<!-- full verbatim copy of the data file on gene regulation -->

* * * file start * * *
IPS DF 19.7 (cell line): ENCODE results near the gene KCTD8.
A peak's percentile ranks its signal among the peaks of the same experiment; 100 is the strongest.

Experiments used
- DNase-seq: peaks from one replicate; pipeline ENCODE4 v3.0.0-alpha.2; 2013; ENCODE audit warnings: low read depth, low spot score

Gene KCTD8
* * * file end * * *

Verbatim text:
IPS DF 19.7 (cell line): ENCODE results near the gene KCTD8.
A peak's percentile ranks its signal among the peaks of the same experiment; 100 is the strongest.

Experiments used
- DNase-seq: peaks from one replicate; pipeline ENCODE4 v3.0.0-alpha.2; 2013; ENCODE audit warnings: low read depth, low spot score

Gene KCTD8